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What we're reading

Welcome to a new column highlighting what faculty and staff are reading (or listening to, or watching) outside of their classrooms and offices

October 26, 2017
Cover art for the novels Exeter faculty members are reading

English Instructor Tyler Caldwell

I’m excited to dive into Little Fires Everywhere by Celeste Ng. I read her first novel, Everything I Never Told You, over the summer, and I fell in love with her work. Her piercing and precise details really resonated with me. Everything I Never Told You focuses on a Chinese-American family living in the Midwest; the novel opens with the death of the middle child, Lydia, and later explores the struggles and hardships of communication and identity. I haven’t yet started Little Fires Everywhere, but the flap on the cover slip reads: “This novel explores the weight of secrets, the nature of art and identity, and the ferocious pull of motherhood — and the danger of believing that following the rules can avert disaster.”

Math Instructor Aviva Halani

I recently finished My Grandmother Asked Me to Tell You She’s Sorry by Fredrik Backman, an odd but endearing book about a precocious young girl whose best (really only) friend, her grandmother, passes away. The book weaves in her grandmother’s stories of the Land-of-Almost-Awake with Elsa’s adventures while delivering a series of letters her grandmother asks her to pass along. As someone who was always a little “different” as a child, I saw a bit of myself in Elsa and I loved the unusual fairy tales. I’m also reading one or two “chapters” from Tiny Beautiful Things by Cheryl Strayed each night. I’ve never sought out advice columns before, but I really like how it also serves as a bit of a memoir. Her personal stories are powerful and lend her word a weight that platitudes without context wouldn’t have.

Science Instructor Alison Hobbie

I just finished reading A Gentleman in Moscow by Amor Towles, which is a charming story of an aristocrat sentenced to a lifetime of “house arrest” in an elegant Moscow hotel during Stalinist Russia. Full of wit, the writing is verbally playful and filled with lively imagery and diverse literary references. The tone is gently funny, the meandering plot brought to life with surprising characters and an even more surprising ending.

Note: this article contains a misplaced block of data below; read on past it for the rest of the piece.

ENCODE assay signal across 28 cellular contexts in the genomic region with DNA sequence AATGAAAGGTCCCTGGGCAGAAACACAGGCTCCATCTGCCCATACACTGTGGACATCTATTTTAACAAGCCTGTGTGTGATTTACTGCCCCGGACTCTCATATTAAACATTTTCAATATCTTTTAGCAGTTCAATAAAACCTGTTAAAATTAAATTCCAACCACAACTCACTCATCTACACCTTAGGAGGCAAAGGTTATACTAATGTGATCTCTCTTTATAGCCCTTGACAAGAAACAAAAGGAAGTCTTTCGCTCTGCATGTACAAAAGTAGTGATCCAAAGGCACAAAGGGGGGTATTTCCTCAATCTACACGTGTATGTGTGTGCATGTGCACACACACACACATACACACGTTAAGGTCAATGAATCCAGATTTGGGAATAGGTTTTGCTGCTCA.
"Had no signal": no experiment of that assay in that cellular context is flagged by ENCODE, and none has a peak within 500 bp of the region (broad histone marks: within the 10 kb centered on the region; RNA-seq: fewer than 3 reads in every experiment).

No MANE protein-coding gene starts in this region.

Mathematics Instructor Jeff Ibbotson

On my nightstand at the moment are A Primer of Analytic

Number Theory by Jeffery Stopple, the most recent Smithsonian magazine, and Meddling Kids by Edgar Cantero — Scooby-Doo meets the [H.P.] Lovecraft mythos! It’s a pretty entertaining read full of personal depth beyond the original Scooby-Doo. I was afraid this would be yet another dark and tragic reimagining of one of my childhood favorites, but it saved itself by pulling several switcheroos worthy of the original. The characters are updated, more diverse and more than mere caricatures.

Dean of Studies and Academic Affairs Brooks Moriarty ’84

I like to keep a short pile on the nightstand and pick at all of the books until one of them convinces me to be faithful and monogamous.

Right now, the pile is:

Shame by Salman Rushdie

All the Light We Cannot See by Anthony Doerr

M Train by Patti Smith

Who Rules the World by Noam Chomsky

The Visiting Privilege by Joy Williams

All but the first reward my middle-aged bedtime fatigue — short essays or stories or vignettes that I can savor and digest in small chunks. The first is reserved for sleepless nights. Once I’m wed to one of the others, I’ll need to carve out longer chunks of time.

Editor's note: This article first appeared in the fall 2017 issue of The Exeter Bulletin.